Sorry to the O/P for taking over this thread a bit.

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Both didn't think there was a need to cut the seats on a new head to match the new valves (and NEVER lap them in).

 

 Yes, your pretty safe on a new head,  but you should always check it anyway. I think though we've gotten a bit mixed up; it sounded to me like Rich had an old head with new valves.  If you had a new head and valves, then you really don't have any worries.

 

  As for the *never* lap in, that really is only true for titanium.  They have a coating on the valve face that you do not want to wear through for any reason. 

 

  But any valve that doesn't have a coating can be lapped. I'd only do that however if the imperfection was very small and you had good contact across the face already.   Cutting the seat will always give you the best possible fit and the longest valve life.

 

Jim.

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Didn't see anything mentioned in the OP about checking the guides. Even fresh cut seats will chew up a set of valves if the guides are out of spec. The worn guides let the valves move around too much as it is coming back onto the seat.

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Didn't see anything mentioned in the OP about checking the guides. Even fresh cut seats will chew up a set of valves if the guides are out of spec. The worn guides let the valves move around too much as it is coming back onto the seat.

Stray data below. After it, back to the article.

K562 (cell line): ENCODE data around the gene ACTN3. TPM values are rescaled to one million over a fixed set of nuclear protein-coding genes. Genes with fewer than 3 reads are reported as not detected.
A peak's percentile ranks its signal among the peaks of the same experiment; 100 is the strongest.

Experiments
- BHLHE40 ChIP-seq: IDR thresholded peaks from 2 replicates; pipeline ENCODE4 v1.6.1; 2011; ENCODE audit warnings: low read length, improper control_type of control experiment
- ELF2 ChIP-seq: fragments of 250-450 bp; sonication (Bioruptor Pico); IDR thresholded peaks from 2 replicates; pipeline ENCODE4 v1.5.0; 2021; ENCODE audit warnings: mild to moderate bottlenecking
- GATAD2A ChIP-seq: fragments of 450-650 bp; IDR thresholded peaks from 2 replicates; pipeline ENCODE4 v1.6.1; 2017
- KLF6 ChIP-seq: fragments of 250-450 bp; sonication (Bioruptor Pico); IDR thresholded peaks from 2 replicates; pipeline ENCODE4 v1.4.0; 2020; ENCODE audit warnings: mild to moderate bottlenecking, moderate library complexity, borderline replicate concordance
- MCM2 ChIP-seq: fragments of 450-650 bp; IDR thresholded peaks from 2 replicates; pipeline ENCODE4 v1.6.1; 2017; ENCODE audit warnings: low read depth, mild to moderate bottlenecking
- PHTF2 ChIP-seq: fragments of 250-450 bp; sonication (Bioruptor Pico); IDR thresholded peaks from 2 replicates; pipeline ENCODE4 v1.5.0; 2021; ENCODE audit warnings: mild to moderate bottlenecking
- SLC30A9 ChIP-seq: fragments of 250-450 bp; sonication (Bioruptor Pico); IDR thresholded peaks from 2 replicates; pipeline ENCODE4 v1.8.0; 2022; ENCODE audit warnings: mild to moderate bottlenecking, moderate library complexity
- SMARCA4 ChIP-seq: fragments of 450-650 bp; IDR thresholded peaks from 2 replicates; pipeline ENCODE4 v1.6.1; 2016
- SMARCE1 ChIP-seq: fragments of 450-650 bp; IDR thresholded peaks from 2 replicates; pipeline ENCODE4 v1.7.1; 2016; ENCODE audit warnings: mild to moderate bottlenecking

+1, I was thinking the same thing. On a new head, no worries. On a used/rebuilt head, a absolute must do!

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GBE machinist cut the seats and replaced the guides. HD springs on the intakes and new OEM replacements on the exhause valves.

I went ahead and reshimmed. Runs good. I hope it lasts. That's an awful lot of money to spend on 50 hours.

And no worries about the hijacking. Info is info. If a couple of us can get some questions answered, that's even better.

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When I changed from Ti to stainless, the valve seats needed to be changed. Cause the valve seats used with Ti are softer than the seats used with stainless to help with wear on the Ti, and if you use the seats that are designed for Ti with stainless valves they wear out faster due that they are softer which leads to the valves closing up.